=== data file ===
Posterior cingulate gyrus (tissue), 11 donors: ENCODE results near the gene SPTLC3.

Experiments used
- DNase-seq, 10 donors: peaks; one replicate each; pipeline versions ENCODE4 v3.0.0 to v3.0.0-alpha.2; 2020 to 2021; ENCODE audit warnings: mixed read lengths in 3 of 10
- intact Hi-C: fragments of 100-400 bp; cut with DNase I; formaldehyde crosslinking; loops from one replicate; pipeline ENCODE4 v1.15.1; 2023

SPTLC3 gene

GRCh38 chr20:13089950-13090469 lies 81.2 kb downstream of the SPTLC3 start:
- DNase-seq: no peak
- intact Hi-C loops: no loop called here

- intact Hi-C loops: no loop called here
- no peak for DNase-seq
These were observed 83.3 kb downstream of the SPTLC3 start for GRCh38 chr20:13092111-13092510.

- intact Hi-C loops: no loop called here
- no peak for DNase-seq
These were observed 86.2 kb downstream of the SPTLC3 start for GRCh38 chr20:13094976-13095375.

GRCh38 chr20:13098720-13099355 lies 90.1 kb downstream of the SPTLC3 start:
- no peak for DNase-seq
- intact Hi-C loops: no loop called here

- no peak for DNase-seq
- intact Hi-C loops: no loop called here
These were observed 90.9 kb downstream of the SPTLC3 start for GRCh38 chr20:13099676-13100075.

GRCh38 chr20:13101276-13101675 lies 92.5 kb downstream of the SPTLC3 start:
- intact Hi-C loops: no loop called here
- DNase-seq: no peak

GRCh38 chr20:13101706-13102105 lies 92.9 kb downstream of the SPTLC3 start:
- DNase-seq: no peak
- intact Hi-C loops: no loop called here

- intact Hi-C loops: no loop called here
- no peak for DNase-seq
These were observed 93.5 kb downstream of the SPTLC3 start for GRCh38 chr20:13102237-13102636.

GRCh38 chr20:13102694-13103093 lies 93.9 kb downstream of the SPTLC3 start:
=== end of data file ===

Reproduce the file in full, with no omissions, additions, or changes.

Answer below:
Posterior cingulate gyrus (tissue), 11 donors: ENCODE results near the gene SPTLC3.

Experiments used
- DNase-seq, 10 donors: peaks; one replicate each; pipeline versions ENCODE4 v3.0.0 to v3.0.0-alpha.2; 2020 to 2021; ENCODE audit warnings: mixed read lengths in 3 of 10
- intact Hi-C: fragments of 100-400 bp; cut with DNase I; formaldehyde crosslinking; loops from one replicate; pipeline ENCODE4 v1.15.1; 2023

SPTLC3 gene

GRCh38 chr20:13089950-13090469 lies 81.2 kb downstream of the SPTLC3 start:
- DNase-seq: no peak
- intact Hi-C loops: no loop called here

- intact Hi-C loops: no loop called here
- no peak for DNase-seq
These were observed 83.3 kb downstream of the SPTLC3 start for GRCh38 chr20:13092111-13092510.

- intact Hi-C loops: no loop called here
- no peak for DNase-seq
These were observed 86.2 kb downstream of the SPTLC3 start for GRCh38 chr20:13094976-13095375.

GRCh38 chr20:13098720-13099355 lies 90.1 kb downstream of the SPTLC3 start:
- no peak for DNase-seq
- intact Hi-C loops: no loop called here

- no peak for DNase-seq
- intact Hi-C loops: no loop called here
These were observed 90.9 kb downstream of the SPTLC3 start for GRCh38 chr20:13099676-13100075.

GRCh38 chr20:13101276-13101675 lies 92.5 kb downstream of the SPTLC3 start:
- intact Hi-C loops: no loop called here
- DNase-seq: no peak

GRCh38 chr20:13101706-13102105 lies 92.9 kb downstream of the SPTLC3 start:
- DNase-seq: no peak
- intact Hi-C loops: no loop called here

- intact Hi-C loops: no loop called here
- no peak for DNase-seq
These were observed 93.5 kb downstream of the SPTLC3 start for GRCh38 chr20:13102237-13102636.

GRCh38 chr20:13102694-13103093 lies 93.9 kb downstream of the SPTLC3 start: